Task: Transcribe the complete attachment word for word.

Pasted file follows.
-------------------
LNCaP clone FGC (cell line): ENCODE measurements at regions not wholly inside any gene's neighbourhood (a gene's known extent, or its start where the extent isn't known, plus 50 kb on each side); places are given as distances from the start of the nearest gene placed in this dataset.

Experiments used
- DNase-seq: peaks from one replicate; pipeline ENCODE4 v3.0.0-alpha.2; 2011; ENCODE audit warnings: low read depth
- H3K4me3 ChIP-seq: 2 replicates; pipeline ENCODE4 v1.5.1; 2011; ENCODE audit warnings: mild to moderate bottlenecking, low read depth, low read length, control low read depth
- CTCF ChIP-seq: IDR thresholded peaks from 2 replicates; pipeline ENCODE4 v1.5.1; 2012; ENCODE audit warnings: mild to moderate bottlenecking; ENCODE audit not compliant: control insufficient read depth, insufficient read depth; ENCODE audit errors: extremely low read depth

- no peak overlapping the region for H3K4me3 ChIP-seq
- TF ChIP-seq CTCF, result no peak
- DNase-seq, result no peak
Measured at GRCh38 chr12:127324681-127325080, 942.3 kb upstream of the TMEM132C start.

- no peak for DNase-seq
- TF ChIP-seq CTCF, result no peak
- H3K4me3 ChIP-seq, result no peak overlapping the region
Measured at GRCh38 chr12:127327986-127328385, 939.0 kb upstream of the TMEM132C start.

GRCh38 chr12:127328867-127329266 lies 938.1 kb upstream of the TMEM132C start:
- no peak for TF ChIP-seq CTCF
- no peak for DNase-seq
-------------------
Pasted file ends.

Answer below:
LNCaP clone FGC (cell line): ENCODE measurements at regions not wholly inside any gene's neighbourhood (a gene's known extent, or its start where the extent isn't known, plus 50 kb on each side); places are given as distances from the start of the nearest gene placed in this dataset.

Experiments used
- DNase-seq: peaks from one replicate; pipeline ENCODE4 v3.0.0-alpha.2; 2011; ENCODE audit warnings: low read depth
- H3K4me3 ChIP-seq: 2 replicates; pipeline ENCODE4 v1.5.1; 2011; ENCODE audit warnings: mild to moderate bottlenecking, low read depth, low read length, control low read depth
- CTCF ChIP-seq: IDR thresholded peaks from 2 replicates; pipeline ENCODE4 v1.5.1; 2012; ENCODE audit warnings: mild to moderate bottlenecking; ENCODE audit not compliant: control insufficient read depth, insufficient read depth; ENCODE audit errors: extremely low read depth

- no peak overlapping the region for H3K4me3 ChIP-seq
- TF ChIP-seq CTCF, result no peak
- DNase-seq, result no peak
Measured at GRCh38 chr12:127324681-127325080, 942.3 kb upstream of the TMEM132C start.

- no peak for DNase-seq
- TF ChIP-seq CTCF, result no peak
- H3K4me3 ChIP-seq, result no peak overlapping the region
Measured at GRCh38 chr12:127327986-127328385, 939.0 kb upstream of the TMEM132C start.

GRCh38 chr12:127328867-127329266 lies 938.1 kb upstream of the TMEM132C start:
- no peak for TF ChIP-seq CTCF
- no peak for DNase-seq